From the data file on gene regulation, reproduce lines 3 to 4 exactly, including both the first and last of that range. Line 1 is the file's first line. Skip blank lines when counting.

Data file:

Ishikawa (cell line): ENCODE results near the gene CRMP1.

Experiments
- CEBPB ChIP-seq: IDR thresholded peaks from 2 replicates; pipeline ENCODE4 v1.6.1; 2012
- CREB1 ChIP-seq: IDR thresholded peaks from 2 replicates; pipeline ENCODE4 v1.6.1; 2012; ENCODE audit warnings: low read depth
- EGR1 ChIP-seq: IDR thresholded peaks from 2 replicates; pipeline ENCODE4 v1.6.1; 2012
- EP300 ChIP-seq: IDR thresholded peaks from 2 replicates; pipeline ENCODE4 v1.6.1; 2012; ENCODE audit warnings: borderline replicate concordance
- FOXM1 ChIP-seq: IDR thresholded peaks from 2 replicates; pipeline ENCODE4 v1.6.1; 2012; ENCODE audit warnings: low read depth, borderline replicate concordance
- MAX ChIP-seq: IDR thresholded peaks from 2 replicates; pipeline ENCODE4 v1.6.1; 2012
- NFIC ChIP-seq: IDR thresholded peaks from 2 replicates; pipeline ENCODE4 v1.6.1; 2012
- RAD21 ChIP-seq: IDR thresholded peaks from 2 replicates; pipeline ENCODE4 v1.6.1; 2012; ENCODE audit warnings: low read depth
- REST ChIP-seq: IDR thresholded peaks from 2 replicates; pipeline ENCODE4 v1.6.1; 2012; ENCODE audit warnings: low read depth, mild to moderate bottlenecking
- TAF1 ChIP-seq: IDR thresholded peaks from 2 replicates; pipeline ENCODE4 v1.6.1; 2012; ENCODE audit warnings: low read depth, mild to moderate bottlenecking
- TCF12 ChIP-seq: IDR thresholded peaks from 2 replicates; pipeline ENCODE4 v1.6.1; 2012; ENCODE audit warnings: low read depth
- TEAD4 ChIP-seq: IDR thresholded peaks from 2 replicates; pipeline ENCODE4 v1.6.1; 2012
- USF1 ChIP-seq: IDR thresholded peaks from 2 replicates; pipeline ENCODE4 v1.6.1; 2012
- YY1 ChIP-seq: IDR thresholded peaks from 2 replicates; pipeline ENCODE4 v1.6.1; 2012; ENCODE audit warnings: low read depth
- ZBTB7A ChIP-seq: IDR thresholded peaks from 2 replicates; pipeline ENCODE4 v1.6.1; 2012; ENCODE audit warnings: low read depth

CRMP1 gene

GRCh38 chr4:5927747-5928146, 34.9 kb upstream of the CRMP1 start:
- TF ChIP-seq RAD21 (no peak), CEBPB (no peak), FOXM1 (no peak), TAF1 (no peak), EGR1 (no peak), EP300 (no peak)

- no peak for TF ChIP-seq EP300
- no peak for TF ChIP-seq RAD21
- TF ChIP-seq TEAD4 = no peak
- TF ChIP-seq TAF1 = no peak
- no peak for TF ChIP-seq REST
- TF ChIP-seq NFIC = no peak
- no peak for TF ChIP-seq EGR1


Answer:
- CEBPB ChIP-seq: IDR thresholded peaks from 2 replicates; pipeline ENCODE4 v1.6.1; 2012
- CREB1 ChIP-seq: IDR thresholded peaks from 2 replicates; pipeline ENCODE4 v1.6.1; 2012; ENCODE audit warnings: low read depth